Hall of fame: Eduardo

Gengo’s newly hailed Wordsmith is Eduardo, a Brazilian native whose goal is to become a “serial translator” in different countries. Currently learning his third language, this hall-of-famer wants fellow translators to know the importance of exposing yourself every day to the language you want to master.

What languages do you speak and what are your experiences with learning them?

I’m from the beautiful city of Rio de Janeiro so Brazilian Portuguese is my mother tongue. I studied English for years and, in 2011, I moved to the equally beautiful city of Miami in the U.S. for a few months to study English and gain fluency in the language. In 2013, while studying Chinese in Taiwan, I found out about Gengo, took the test, and started working part-time on the platform. I’m now back in Taiwan resuming my Chinese classes and getting ready for when Gengo (hopefully) opens their Chinese to Portuguese language pair. My most ambitious goal is to become a “serial translator” and move to a new country every year or so to learn the language and add it to my translation portfolio.

What are your favorite translation tools?

For translating jobs outside of Gengo (or when it’s a DOC or XLS file), I like using SDL Trados Studio. It’s a very efficient and professional CAT tool, and they have an affordable option for freelancers and beginner translators. When I need help with a term, one of my favorite websites is Thesaurus.com, which allows me to understand the deeper meaning of a word rather than just see a few translation options such as in a dictionary. Linguee.com shows how the word you are searching for is being translated throughout the web. I also recommend Urban Dictionary (for informal texts) and Microsoft Language Portal (for IT and software translations).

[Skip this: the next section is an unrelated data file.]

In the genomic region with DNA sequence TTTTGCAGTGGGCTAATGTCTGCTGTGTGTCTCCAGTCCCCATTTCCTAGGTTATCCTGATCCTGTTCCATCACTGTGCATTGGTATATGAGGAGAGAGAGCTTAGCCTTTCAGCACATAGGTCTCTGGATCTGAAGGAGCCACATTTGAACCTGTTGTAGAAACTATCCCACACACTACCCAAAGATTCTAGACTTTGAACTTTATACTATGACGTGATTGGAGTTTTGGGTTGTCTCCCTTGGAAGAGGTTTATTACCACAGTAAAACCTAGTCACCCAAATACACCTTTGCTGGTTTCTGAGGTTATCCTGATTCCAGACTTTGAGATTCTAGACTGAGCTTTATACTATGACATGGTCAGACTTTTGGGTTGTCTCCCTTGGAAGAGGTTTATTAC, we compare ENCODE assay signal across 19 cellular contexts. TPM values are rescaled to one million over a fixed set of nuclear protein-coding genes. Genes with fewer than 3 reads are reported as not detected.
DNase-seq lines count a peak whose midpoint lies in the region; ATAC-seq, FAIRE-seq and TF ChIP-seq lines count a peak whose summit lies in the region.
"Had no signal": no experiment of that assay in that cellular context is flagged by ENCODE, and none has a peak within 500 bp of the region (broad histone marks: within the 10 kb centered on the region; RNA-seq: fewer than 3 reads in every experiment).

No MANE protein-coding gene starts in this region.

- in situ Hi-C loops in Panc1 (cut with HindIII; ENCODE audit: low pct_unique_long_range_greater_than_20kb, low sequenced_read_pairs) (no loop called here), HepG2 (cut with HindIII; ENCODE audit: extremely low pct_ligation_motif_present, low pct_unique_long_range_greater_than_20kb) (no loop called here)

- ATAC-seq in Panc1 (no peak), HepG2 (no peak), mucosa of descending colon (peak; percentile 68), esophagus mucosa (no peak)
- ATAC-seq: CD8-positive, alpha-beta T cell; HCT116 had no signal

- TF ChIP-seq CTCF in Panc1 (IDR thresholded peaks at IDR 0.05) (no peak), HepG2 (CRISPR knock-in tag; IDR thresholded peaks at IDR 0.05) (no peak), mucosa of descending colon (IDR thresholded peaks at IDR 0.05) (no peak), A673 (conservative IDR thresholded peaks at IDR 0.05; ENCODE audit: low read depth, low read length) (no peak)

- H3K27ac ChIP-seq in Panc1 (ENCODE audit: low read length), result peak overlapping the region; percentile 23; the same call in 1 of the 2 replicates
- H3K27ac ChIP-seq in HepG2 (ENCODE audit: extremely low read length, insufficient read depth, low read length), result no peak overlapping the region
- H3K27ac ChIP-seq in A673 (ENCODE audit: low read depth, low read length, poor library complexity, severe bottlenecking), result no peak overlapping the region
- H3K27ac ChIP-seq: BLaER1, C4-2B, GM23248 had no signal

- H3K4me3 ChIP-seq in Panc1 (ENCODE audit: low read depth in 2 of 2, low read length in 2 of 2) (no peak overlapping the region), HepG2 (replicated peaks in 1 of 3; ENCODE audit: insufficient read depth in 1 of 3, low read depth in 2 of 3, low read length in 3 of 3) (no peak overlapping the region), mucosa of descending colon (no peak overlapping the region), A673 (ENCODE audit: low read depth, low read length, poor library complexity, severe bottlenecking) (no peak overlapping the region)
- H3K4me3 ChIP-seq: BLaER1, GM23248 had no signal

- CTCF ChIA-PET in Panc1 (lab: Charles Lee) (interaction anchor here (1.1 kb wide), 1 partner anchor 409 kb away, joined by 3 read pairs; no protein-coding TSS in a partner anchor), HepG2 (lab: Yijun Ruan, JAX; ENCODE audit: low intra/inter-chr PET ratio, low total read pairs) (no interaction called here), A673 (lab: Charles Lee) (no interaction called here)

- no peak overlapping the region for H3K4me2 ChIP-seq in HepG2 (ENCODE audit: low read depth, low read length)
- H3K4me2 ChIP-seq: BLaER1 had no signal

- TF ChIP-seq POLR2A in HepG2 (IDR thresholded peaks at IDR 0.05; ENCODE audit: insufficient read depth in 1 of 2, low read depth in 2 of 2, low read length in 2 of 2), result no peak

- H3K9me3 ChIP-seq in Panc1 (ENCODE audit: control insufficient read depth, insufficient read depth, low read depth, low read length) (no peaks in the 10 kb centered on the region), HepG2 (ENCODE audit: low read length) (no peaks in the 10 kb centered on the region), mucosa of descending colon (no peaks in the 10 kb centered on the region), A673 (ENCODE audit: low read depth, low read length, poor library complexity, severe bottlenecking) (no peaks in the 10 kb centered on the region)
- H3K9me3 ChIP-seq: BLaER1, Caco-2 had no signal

What are your tips to become a Wordsmith?

I recommend taking jobs you are sure you can finish. Sometimes when I accept a job, I notice that half or more of it has been translated by someone else. I can also see that the previous translator has spent several hours on the job and then given up halfway through. This not only takes up time and cuts down productivity, but also prevents you from taking a new job that you could actually finish.

Apart from that, I believe living in another language can help you speed up your productivity and translate jobs more easily. You don’t necessarily have to live abroad, but you can expose yourself to your other language through movies, TV, music, YouTube videos, news, books and blogs. You should watch, read and listen to everything in your target language and set your mobile phone and all your gadgets to the language you want to progress in. Doing this not only helps to improve your confidence, but also helps to provide you with more accurate and natural-sounding translations, so those visits to the good old dictionary become less frequent every day.

 
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Megan Waters

The author

Megan Waters

Megan manages all things translator-related as Gengo’s Community and Digital Content Manager. Born in South Africa but now based in Tokyo, she’s passionate about languages and people. Megan spends her free time exploring secondhand shops, camping in the mountains and hosting the occasional dinner party.


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